They've boxed up their scenery. Shipped their props. Created a banner of bobble-headed people with photos of their faces.
The only thing left to do for Elmwood Elementary School's Odyssey of the Mind team members is to pack their game faces, brain power and spontaneity as they head to Iowa this week for the 30th World Finals.
The Baltimore County team of five fourth-graders is the only elementary-school group representing Maryland in the international competition, which pushes students to channel their creativity into problem-solving activities. Odyssey of the Mind is open to students from kindergarten through college, and hundreds of teams from throughout the United States and the world participate in the finals, testing their ingenuity and quick thinking.
"It's like the Olympics," said Cara Liggett, an art teacher and head Odyssey coach. "We just try to out-create each other."
During the past few months, the Elmwood team has met regularly to work on a problem called Earth Trek - one of five long-term challenges team members can choose. They designed a remote-control vehicle - a truck with a painted cardboard cab, toy wheels and a foam tray for a bed - to drive through four different environments depicted on large pieces of poster board: a beach, a farm, a jungle and ... Hollywood.
In a skit they designed for the problem, Nick Tsigounis, 10, plays a student who must record his journey, while some of his teammates are characters he meets along the way. Behind the scenes, Michael Onyedum, 9, operates the vehicle, while Jaylan Watson, 10, handles sound effects.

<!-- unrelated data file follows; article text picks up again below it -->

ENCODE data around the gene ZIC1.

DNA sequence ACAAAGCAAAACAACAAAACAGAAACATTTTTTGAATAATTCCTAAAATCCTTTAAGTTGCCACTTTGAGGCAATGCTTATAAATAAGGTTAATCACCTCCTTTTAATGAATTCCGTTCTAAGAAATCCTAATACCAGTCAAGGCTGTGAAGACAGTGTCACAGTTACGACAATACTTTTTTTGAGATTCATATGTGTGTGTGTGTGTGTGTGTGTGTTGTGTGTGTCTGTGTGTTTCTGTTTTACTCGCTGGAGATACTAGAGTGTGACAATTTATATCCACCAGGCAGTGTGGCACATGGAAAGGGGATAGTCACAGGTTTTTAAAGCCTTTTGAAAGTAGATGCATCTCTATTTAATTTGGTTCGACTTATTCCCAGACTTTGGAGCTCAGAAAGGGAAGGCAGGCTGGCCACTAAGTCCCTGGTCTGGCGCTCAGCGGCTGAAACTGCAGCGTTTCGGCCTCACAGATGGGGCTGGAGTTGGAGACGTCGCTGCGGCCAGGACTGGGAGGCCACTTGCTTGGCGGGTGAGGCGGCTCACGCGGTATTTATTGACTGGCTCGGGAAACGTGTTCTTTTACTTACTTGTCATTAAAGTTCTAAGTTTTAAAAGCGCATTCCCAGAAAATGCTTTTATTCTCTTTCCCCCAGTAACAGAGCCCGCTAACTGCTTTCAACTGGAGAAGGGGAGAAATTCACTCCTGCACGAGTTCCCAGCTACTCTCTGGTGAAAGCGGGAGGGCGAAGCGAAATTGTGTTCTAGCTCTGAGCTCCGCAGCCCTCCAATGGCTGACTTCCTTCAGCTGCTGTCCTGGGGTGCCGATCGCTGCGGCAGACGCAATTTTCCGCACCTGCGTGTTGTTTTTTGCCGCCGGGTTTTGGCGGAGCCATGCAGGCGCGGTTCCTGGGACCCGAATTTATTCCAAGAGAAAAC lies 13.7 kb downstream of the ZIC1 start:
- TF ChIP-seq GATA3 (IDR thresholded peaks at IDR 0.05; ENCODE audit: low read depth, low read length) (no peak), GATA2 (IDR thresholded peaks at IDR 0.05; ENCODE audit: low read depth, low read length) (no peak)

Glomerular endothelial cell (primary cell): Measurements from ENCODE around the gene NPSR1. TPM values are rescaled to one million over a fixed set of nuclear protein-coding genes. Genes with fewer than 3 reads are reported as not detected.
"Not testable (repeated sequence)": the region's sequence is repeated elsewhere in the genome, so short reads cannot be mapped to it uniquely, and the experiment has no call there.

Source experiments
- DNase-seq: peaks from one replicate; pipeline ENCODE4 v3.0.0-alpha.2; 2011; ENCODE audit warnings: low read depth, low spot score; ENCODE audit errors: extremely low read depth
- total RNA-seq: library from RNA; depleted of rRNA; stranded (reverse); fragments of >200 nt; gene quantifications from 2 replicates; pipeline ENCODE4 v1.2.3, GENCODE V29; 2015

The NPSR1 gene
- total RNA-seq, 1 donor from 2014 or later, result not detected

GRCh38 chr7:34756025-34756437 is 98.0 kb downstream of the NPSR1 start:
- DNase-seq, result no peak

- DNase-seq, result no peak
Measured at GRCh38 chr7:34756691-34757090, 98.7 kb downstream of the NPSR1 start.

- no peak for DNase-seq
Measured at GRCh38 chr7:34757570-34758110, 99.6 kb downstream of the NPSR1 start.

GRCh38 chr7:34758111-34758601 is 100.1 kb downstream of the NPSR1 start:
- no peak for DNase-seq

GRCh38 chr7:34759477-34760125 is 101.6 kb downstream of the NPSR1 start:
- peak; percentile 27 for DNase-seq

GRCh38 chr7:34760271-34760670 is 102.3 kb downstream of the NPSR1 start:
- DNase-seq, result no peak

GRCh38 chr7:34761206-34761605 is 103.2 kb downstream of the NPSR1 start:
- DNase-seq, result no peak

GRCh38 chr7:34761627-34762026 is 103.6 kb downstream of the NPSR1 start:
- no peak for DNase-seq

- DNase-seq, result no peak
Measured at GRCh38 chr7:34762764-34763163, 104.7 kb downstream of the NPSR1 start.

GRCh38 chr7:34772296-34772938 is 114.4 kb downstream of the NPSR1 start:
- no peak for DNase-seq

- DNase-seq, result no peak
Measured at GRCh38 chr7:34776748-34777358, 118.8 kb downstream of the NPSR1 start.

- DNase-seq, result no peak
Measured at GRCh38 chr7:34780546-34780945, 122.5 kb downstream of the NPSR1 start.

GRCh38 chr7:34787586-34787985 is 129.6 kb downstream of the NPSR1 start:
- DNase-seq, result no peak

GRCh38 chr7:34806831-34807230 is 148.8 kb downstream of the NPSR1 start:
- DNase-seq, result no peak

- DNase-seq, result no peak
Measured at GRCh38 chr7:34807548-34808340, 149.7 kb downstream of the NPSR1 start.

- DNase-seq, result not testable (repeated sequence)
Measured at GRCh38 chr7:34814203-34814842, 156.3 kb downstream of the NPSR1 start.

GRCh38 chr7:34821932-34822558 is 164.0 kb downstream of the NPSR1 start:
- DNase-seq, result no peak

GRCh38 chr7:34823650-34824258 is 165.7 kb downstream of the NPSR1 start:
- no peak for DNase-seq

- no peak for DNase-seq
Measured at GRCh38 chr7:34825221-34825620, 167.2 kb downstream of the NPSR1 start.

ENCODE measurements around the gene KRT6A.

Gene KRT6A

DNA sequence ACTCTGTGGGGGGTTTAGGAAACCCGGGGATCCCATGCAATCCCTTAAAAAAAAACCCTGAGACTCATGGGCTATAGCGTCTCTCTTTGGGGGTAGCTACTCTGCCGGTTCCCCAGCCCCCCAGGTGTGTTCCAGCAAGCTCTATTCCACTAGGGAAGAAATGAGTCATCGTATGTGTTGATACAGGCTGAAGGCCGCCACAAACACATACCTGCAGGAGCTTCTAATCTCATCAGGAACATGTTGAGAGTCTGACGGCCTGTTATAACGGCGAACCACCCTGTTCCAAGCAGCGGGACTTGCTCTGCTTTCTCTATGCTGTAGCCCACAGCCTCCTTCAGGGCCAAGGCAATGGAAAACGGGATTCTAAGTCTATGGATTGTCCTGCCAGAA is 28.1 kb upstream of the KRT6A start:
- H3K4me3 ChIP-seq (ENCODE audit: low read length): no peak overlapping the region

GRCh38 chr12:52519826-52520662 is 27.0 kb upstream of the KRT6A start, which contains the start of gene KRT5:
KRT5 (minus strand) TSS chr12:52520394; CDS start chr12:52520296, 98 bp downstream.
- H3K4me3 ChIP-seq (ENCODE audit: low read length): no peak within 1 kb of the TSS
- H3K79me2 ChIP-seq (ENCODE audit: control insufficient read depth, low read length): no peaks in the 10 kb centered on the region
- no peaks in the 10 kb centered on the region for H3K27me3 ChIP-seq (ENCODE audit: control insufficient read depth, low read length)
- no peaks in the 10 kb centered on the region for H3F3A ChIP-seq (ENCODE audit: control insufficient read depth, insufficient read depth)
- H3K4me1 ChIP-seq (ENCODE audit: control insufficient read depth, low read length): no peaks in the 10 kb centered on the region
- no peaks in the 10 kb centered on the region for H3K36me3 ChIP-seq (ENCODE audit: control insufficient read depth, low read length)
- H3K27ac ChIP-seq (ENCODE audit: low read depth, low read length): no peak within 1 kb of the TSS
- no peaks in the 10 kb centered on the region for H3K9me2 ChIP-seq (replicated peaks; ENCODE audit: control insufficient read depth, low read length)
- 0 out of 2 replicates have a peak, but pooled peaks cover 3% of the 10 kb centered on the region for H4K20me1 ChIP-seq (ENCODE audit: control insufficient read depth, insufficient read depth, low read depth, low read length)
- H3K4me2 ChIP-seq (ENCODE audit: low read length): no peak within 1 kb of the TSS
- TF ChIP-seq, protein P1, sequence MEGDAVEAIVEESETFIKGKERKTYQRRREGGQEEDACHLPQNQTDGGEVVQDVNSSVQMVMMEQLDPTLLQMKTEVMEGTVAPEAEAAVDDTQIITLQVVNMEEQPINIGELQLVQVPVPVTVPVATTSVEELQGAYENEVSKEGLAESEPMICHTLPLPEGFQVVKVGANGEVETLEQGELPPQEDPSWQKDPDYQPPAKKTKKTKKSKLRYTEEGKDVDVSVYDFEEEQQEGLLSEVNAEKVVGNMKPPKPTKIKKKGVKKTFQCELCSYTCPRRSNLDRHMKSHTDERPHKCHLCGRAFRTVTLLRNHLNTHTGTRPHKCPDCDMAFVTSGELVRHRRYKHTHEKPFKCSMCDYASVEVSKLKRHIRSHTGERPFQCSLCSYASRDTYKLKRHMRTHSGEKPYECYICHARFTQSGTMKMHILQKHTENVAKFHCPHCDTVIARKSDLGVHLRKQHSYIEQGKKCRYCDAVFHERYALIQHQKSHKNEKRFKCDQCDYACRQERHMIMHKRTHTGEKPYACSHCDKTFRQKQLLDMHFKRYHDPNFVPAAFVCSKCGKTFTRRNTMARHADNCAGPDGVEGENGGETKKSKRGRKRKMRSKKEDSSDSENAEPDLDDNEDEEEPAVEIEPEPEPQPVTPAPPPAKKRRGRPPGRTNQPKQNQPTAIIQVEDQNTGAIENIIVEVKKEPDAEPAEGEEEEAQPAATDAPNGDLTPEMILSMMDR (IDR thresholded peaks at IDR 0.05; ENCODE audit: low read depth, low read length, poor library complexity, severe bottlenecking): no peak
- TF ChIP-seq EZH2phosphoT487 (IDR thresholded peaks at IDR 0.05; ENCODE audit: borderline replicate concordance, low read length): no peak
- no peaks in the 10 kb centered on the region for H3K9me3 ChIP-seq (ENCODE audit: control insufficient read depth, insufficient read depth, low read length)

The five also must solve a "spontaneous" problem that could test their verbal or hands-on skills - or both.
Liggett formed the Odyssey club last year because she "saw a need for the really bright and creative kids to have an outlet," she said. The problems also give students lessons in working together and listening to each other, Liggett said.
"I love the message that it's cool to be smart and creative," said Sharon Ward, Elmwood's principal, explaining her support of the program.
Many of the Earth Trek team members said they were drawn to the group because of the rave reviews they heard from friends who had participated.
"They told me that this will be a chance that you will never forget," said Carla Waller, 10, who pulls on a bright blond wig to become Madonna in the Hollywood segment.
She and her peers haven't been disappointed, they said.
"We got to have fun, and we got to make stuff that no one really would make," Nick said.
In March, Earth Trek and the school's primary-division team of first- and second-graders, who took on a challenge that involved creating healthful candy, competed at the state Odyssey of the Mind tournament in Owings Mills in March. Primary teams do not participate in the world finals.
In Iowa, the kids will have a chance to mingle with their counterparts from other schools and countries. They're taking Maryland-themed pins to exchange with others, Liggett said.
"I absolutely love it," said Diane Steimetz, whose grandson, Joseph Wray, is heading to the finals for a second time. "I've seen it carry over to his work in the classroom."
Joseph, 9, has additional incentive to go: He hopes to run into more of the older girls he met last year.
But his competitors better not think for a second that he's distracted from the trip's main objective.
"I've only got one thing to say," he said, grinning. "They're going down."